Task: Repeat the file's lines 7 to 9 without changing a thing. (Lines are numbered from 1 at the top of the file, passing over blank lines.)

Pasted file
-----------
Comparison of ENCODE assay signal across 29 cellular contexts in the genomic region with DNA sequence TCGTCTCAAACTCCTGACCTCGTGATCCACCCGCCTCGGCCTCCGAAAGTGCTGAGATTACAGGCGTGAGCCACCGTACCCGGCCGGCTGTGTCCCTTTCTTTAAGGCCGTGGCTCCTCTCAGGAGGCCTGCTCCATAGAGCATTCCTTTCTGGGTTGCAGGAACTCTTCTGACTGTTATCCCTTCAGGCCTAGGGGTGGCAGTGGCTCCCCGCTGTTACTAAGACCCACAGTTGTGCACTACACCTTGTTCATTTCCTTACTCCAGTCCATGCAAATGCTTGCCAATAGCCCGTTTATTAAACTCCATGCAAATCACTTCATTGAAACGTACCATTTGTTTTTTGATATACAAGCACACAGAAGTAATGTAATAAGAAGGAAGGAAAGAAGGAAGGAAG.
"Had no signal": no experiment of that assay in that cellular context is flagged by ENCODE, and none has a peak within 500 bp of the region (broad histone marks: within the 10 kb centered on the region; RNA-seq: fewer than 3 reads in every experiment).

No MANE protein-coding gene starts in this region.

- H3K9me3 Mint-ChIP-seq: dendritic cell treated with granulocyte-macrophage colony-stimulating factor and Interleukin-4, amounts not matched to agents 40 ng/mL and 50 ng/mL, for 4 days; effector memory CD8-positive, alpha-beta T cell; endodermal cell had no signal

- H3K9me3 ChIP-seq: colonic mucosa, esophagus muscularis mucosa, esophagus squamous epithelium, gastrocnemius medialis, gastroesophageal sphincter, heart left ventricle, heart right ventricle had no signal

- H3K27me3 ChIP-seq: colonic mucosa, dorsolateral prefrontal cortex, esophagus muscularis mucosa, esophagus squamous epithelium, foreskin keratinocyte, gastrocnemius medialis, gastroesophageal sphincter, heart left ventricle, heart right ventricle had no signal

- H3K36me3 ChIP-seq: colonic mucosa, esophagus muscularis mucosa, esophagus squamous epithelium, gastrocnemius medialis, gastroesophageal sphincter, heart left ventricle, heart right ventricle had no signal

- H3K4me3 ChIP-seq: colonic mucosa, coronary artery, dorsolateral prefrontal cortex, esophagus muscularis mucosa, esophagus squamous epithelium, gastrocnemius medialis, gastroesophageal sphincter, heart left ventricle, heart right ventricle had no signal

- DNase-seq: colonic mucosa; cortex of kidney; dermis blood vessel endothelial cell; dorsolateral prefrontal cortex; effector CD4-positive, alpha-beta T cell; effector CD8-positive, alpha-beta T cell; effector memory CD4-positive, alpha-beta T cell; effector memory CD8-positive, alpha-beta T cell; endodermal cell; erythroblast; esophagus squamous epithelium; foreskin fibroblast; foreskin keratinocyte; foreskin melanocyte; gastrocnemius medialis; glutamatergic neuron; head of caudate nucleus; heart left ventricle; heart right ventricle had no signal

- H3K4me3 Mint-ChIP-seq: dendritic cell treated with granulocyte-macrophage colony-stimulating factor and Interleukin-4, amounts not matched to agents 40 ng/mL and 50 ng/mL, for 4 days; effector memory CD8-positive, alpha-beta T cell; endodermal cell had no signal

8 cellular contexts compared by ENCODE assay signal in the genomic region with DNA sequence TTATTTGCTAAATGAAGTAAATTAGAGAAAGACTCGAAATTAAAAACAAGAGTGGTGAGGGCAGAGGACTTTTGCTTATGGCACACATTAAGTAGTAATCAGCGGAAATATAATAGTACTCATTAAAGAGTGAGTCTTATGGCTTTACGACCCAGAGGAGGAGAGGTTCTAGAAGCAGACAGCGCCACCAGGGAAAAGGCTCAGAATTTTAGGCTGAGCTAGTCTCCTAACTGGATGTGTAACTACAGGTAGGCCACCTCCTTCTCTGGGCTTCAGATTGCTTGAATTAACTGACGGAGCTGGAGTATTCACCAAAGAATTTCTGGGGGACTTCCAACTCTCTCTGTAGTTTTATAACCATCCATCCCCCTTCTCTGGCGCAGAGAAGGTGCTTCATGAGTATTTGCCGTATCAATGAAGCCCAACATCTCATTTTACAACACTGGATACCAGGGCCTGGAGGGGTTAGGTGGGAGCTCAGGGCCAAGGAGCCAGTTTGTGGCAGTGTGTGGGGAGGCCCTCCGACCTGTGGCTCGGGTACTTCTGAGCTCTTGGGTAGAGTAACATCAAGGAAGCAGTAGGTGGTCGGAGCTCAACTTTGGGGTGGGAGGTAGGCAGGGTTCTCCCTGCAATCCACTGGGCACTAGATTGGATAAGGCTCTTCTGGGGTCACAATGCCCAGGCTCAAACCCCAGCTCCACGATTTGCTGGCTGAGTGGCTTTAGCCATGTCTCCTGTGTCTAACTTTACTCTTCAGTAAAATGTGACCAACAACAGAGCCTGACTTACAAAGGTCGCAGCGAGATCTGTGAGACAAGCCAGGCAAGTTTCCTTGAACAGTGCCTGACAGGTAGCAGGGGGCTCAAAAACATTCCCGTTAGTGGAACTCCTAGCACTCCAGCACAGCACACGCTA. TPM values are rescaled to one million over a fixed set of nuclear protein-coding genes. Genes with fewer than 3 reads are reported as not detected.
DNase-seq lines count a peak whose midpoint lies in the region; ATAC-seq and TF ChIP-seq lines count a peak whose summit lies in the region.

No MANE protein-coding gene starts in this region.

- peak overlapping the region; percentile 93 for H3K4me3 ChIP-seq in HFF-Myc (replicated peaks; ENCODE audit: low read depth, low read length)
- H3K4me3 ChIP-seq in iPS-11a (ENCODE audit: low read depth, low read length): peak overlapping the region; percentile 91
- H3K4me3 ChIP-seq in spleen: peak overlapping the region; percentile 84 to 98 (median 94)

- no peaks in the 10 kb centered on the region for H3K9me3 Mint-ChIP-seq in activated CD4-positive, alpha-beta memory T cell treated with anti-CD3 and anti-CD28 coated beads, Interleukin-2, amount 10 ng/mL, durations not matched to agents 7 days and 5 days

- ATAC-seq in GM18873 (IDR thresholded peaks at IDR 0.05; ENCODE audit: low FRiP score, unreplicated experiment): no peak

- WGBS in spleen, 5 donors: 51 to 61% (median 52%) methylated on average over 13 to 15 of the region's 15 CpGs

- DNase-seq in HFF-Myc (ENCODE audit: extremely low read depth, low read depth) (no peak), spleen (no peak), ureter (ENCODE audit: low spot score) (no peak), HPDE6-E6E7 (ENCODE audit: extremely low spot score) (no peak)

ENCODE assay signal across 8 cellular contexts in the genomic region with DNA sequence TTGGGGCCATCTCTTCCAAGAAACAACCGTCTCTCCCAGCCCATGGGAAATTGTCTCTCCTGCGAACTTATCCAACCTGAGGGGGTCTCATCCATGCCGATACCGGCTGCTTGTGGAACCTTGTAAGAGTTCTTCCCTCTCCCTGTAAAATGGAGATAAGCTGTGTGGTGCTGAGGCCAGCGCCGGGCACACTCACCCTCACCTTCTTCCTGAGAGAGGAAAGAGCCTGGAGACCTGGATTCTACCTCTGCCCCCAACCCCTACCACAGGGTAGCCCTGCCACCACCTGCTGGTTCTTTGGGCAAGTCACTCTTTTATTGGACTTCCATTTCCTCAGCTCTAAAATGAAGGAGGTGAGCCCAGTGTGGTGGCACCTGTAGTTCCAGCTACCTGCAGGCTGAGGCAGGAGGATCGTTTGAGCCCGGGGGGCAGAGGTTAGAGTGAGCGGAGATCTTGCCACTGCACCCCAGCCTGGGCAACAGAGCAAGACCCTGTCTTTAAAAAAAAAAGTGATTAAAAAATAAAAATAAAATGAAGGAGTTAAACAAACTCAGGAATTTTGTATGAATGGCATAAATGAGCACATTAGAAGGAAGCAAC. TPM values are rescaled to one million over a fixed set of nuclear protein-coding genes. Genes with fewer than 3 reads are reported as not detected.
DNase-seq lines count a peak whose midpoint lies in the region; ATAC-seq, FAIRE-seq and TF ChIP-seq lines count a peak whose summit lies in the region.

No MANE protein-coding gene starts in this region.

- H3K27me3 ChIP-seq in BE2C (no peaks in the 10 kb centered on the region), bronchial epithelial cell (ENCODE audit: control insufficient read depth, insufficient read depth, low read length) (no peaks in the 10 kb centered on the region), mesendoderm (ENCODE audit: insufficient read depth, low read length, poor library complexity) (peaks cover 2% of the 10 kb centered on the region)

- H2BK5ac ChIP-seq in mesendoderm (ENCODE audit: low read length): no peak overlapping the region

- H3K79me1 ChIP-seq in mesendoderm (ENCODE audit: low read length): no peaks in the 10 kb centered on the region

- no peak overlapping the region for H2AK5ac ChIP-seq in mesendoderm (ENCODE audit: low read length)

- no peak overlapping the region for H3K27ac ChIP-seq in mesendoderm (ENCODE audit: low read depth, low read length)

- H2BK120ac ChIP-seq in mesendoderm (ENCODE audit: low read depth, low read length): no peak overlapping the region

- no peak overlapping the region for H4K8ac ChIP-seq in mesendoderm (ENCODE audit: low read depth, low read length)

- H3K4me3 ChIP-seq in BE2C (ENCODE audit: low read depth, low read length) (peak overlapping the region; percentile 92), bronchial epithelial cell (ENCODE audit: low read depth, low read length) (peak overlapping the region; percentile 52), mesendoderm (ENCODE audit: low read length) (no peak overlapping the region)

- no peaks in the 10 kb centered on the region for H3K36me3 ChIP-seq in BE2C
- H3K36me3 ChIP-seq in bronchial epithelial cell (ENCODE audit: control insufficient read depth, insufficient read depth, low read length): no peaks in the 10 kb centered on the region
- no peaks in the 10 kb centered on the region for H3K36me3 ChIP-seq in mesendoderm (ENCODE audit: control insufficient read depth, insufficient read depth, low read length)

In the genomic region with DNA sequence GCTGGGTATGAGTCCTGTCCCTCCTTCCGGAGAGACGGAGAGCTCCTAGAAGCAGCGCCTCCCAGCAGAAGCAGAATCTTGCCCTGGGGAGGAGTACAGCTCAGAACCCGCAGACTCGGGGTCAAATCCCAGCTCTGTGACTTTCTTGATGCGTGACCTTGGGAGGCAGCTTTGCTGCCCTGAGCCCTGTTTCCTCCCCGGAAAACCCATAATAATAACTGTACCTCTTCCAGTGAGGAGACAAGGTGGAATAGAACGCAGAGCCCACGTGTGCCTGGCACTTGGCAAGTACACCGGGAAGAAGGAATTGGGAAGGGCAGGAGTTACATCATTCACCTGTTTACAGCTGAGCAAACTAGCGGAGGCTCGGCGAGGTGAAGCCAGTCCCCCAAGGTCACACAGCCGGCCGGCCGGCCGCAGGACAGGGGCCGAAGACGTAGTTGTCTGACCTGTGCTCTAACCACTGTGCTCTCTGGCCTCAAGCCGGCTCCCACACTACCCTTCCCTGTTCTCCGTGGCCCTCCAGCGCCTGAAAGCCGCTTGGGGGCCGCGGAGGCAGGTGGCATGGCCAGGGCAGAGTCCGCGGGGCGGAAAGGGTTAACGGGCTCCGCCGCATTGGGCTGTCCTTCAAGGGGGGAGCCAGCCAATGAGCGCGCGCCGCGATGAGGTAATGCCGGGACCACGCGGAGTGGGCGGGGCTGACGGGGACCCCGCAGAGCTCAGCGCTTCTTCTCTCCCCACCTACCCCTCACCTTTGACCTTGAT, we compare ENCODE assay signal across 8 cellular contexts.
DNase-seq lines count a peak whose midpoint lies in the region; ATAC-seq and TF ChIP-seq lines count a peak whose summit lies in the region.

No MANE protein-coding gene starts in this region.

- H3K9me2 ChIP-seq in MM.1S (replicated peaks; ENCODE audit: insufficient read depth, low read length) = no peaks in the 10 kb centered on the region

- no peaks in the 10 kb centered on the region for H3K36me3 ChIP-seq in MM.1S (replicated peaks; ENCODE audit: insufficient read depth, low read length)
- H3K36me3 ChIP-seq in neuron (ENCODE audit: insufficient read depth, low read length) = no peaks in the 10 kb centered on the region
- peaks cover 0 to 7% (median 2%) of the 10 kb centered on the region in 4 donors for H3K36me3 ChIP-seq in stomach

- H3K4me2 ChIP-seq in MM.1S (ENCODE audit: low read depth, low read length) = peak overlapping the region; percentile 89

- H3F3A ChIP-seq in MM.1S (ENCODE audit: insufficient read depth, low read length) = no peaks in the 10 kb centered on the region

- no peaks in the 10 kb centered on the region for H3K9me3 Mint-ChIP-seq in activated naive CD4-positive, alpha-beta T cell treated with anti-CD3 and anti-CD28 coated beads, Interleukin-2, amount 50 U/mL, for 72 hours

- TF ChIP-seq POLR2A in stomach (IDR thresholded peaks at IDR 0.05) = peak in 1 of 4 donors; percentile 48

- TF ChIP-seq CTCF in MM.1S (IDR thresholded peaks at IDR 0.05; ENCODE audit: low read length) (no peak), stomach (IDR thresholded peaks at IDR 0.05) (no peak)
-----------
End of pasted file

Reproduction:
- H3K36me3 ChIP-seq: colonic mucosa, esophagus muscularis mucosa, esophagus squamous epithelium, gastrocnemius medialis, gastroesophageal sphincter, heart left ventricle, heart right ventricle had no signal

- H3K4me3 ChIP-seq: colonic mucosa, coronary artery, dorsolateral prefrontal cortex, esophagus muscularis mucosa, esophagus squamous epithelium, gastrocnemius medialis, gastroesophageal sphincter, heart left ventricle, heart right ventricle had no signal

- DNase-seq: colonic mucosa; cortex of kidney; dermis blood vessel endothelial cell; dorsolateral prefrontal cortex; effector CD4-positive, alpha-beta T cell; effector CD8-positive, alpha-beta T cell; effector memory CD4-positive, alpha-beta T cell; effector memory CD8-positive, alpha-beta T cell; endodermal cell; erythroblast; esophagus squamous epithelium; foreskin fibroblast; foreskin keratinocyte; foreskin melanocyte; gastrocnemius medialis; glutamatergic neuron; head of caudate nucleus; heart left ventricle; heart right ventricle had no signal